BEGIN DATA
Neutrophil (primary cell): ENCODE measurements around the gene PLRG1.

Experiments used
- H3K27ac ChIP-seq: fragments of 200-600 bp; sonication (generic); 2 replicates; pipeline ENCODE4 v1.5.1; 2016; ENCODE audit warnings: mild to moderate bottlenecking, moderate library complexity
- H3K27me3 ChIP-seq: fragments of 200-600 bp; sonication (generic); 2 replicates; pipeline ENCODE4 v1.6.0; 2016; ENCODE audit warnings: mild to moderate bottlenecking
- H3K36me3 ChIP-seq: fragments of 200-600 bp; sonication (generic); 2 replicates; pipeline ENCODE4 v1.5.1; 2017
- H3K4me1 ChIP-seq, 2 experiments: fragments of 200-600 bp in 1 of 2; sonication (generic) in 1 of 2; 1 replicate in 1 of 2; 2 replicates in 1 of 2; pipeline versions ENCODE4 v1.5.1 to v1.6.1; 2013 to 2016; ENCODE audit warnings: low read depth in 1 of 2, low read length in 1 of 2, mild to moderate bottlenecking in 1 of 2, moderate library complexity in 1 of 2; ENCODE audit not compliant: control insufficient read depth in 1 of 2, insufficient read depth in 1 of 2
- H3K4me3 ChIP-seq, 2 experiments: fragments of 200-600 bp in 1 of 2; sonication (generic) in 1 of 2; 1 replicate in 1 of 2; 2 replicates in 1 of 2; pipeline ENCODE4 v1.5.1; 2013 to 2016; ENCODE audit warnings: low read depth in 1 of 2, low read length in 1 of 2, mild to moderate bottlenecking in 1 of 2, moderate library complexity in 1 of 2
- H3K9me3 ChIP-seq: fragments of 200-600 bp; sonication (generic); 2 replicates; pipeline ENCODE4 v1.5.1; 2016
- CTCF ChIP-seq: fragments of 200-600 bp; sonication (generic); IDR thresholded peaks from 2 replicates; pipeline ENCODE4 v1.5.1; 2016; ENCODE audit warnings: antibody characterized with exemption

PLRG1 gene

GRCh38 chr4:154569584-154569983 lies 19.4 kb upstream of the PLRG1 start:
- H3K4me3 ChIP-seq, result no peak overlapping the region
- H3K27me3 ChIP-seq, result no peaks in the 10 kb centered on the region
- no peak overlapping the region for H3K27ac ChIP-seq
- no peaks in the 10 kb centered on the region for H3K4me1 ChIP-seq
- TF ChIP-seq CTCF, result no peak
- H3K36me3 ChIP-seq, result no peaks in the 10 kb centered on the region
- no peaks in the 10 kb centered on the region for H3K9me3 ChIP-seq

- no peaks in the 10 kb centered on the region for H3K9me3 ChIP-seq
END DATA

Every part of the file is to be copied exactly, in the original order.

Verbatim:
Neutrophil (primary cell): ENCODE measurements around the gene PLRG1.

Experiments used
- H3K27ac ChIP-seq: fragments of 200-600 bp; sonication (generic); 2 replicates; pipeline ENCODE4 v1.5.1; 2016; ENCODE audit warnings: mild to moderate bottlenecking, moderate library complexity
- H3K27me3 ChIP-seq: fragments of 200-600 bp; sonication (generic); 2 replicates; pipeline ENCODE4 v1.6.0; 2016; ENCODE audit warnings: mild to moderate bottlenecking
- H3K36me3 ChIP-seq: fragments of 200-600 bp; sonication (generic); 2 replicates; pipeline ENCODE4 v1.5.1; 2017
- H3K4me1 ChIP-seq, 2 experiments: fragments of 200-600 bp in 1 of 2; sonication (generic) in 1 of 2; 1 replicate in 1 of 2; 2 replicates in 1 of 2; pipeline versions ENCODE4 v1.5.1 to v1.6.1; 2013 to 2016; ENCODE audit warnings: low read depth in 1 of 2, low read length in 1 of 2, mild to moderate bottlenecking in 1 of 2, moderate library complexity in 1 of 2; ENCODE audit not compliant: control insufficient read depth in 1 of 2, insufficient read depth in 1 of 2
- H3K4me3 ChIP-seq, 2 experiments: fragments of 200-600 bp in 1 of 2; sonication (generic) in 1 of 2; 1 replicate in 1 of 2; 2 replicates in 1 of 2; pipeline ENCODE4 v1.5.1; 2013 to 2016; ENCODE audit warnings: low read depth in 1 of 2, low read length in 1 of 2, mild to moderate bottlenecking in 1 of 2, moderate library complexity in 1 of 2
- H3K9me3 ChIP-seq: fragments of 200-600 bp; sonication (generic); 2 replicates; pipeline ENCODE4 v1.5.1; 2016
- CTCF ChIP-seq: fragments of 200-600 bp; sonication (generic); IDR thresholded peaks from 2 replicates; pipeline ENCODE4 v1.5.1; 2016; ENCODE audit warnings: antibody characterized with exemption

PLRG1 gene

GRCh38 chr4:154569584-154569983 lies 19.4 kb upstream of the PLRG1 start:
- H3K4me3 ChIP-seq, result no peak overlapping the region
- H3K27me3 ChIP-seq, result no peaks in the 10 kb centered on the region
- no peak overlapping the region for H3K27ac ChIP-seq
- no peaks in the 10 kb centered on the region for H3K4me1 ChIP-seq
- TF ChIP-seq CTCF, result no peak
- H3K36me3 ChIP-seq, result no peaks in the 10 kb centered on the region
- no peaks in the 10 kb centered on the region for H3K9me3 ChIP-seq

- no peaks in the 10 kb centered on the region for H3K9me3 ChIP-seq